For some time, the Supreme Court and Congress have jointly viewed the federal court system as a special, nearly exclusive forum for resolving disputes. Congress has permitted federal courts to hear only those cases that directly invoke a federal law, or in which the parties are citizens of entirely different states. And the Supreme Court… Continue reading Is the Supreme Court Rethinking the Federal Courts’ Mission?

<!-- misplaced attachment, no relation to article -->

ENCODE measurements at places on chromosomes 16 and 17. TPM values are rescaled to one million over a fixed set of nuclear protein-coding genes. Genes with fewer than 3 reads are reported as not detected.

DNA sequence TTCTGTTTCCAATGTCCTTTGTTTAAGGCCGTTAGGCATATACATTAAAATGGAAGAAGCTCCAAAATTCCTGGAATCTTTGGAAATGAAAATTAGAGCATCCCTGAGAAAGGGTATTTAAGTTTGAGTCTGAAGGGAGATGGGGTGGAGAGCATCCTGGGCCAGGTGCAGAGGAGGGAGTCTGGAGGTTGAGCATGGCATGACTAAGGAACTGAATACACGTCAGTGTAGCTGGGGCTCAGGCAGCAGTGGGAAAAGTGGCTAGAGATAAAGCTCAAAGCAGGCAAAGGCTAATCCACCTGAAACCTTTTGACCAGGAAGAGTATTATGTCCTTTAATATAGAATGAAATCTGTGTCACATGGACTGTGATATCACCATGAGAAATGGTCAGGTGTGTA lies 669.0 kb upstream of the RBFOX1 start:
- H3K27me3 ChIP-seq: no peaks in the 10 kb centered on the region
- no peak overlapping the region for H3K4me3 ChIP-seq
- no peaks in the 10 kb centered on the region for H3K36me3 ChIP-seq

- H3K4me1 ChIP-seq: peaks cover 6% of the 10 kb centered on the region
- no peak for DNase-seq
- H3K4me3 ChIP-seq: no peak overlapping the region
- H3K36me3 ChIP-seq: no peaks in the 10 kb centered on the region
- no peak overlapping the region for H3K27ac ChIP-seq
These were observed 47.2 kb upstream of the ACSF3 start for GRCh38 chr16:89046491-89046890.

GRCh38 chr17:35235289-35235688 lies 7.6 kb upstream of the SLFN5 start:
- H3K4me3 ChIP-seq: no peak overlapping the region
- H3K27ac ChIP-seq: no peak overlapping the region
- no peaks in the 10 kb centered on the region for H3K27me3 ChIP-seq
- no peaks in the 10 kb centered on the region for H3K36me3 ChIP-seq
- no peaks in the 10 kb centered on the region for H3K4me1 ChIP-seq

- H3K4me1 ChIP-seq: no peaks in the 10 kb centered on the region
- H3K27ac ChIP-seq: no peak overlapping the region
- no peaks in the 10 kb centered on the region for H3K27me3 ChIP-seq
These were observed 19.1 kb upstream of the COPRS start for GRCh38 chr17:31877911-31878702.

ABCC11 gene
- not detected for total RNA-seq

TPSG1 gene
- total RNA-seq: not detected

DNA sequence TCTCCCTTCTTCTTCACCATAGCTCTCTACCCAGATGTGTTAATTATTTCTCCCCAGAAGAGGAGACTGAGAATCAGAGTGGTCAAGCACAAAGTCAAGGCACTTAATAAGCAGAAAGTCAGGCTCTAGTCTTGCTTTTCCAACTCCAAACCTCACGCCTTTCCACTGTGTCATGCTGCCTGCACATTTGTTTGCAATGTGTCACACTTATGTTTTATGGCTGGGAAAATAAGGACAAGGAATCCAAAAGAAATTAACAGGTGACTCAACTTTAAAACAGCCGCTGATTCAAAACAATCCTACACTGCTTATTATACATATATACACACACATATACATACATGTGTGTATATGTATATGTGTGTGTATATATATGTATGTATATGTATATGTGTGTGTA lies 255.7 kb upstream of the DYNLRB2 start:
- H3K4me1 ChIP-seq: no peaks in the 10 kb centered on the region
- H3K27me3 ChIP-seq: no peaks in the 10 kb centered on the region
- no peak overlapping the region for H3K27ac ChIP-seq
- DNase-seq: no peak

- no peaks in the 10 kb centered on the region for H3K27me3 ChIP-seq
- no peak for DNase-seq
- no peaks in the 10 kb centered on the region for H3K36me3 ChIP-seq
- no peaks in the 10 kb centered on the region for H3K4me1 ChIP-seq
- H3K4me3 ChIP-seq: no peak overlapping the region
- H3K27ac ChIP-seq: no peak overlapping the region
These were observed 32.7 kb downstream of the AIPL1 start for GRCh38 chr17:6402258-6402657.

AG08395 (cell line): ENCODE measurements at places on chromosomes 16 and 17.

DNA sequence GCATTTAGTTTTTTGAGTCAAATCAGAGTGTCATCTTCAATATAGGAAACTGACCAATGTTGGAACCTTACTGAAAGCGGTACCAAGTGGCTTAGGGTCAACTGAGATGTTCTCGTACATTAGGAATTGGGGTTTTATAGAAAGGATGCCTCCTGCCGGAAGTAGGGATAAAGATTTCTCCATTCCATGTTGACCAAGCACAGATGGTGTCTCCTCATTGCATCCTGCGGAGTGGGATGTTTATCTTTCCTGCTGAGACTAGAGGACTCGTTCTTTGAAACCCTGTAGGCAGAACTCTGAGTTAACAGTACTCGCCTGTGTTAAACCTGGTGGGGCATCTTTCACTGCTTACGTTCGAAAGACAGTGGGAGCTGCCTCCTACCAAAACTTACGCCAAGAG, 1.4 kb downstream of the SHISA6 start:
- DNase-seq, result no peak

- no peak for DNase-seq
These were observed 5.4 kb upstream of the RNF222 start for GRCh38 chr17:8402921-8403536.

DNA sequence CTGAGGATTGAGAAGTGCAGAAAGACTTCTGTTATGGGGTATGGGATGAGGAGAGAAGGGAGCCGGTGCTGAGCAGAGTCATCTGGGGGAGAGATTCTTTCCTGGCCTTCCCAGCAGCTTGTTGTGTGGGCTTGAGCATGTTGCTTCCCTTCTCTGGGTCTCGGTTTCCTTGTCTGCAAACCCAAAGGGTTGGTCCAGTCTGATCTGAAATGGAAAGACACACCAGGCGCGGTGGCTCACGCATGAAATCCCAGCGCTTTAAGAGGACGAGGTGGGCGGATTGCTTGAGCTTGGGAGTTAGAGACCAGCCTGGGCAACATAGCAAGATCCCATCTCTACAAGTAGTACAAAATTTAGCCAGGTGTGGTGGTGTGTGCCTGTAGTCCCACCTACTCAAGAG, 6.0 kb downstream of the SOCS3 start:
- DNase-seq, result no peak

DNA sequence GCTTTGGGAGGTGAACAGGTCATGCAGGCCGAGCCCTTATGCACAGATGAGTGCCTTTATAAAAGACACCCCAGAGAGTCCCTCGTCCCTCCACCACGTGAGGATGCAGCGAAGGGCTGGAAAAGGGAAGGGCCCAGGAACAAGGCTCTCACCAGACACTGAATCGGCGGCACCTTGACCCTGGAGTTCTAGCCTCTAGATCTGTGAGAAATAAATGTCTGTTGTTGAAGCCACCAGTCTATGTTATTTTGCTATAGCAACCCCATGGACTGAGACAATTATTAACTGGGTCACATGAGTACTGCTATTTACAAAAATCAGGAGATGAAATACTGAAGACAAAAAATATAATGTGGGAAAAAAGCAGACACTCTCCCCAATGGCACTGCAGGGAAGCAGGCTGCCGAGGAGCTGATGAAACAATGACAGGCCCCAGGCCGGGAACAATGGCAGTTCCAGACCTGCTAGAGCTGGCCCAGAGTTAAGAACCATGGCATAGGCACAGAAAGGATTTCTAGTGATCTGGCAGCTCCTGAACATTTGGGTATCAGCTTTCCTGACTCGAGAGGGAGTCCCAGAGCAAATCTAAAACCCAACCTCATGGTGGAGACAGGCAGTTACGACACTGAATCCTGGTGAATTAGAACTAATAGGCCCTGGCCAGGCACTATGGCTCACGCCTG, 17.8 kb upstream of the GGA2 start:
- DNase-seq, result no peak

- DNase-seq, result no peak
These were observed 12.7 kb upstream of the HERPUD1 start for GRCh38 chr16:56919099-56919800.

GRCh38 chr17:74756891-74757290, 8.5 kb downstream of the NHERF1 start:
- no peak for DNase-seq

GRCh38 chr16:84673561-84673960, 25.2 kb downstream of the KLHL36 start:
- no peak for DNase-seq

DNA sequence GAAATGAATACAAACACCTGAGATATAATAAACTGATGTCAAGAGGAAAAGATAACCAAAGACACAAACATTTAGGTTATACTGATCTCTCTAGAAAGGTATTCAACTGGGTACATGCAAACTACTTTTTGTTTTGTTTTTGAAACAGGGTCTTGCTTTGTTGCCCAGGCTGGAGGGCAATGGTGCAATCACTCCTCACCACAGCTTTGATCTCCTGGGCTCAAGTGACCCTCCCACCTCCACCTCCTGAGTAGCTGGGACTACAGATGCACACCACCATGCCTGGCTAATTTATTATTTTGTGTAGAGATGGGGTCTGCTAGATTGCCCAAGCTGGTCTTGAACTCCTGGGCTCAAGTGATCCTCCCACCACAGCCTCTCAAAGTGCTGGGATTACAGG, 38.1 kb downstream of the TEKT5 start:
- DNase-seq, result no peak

By: Jordan M. SingerEven in the age of social media and internet searches, in which our public and private lives are increasingly (and often voluntarily) blurred, there is still something jarring about learning that your identity has been misrepresented or misconstrued. For Thomas Robins, that moment came when Spokeo, Inc., a “people search engine,” assembled an online profile of him that contained an array of incorrect information, including inaccurate statements of his age, family status, wealth, and education. Robins responded by filing a class action complaint against Spokeo in federal district court, alleging that Spokeo’s willful failure to check the accuracy of his personal information entitled him to statutory damages under the Fair Credit Reporting Act of 1970 (FCRA). The district court originally dismissed the case for lack of standing, finding that while the FCRA conferred a private right of action against reporting agencies like Spokeo that failed to comply with the Act’s statutory requirements, Robins himself had not suffered an “injury in fact.” In particular, Robins could not point to any concrete harm he had suffered as a result of the incorrect reporting. The Ninth Circuit reversed, concluding that the FCRA had conferred a right upon Robins to be free from false reporting, and that Robins had sufficiently alleged that Spokeo had violated his individual statutory rights by misreporting information. But on May 16, the Supreme Court vacated the Ninth Circuit’s opinion by a 6-2 vote, and remanded the case for further proceedings.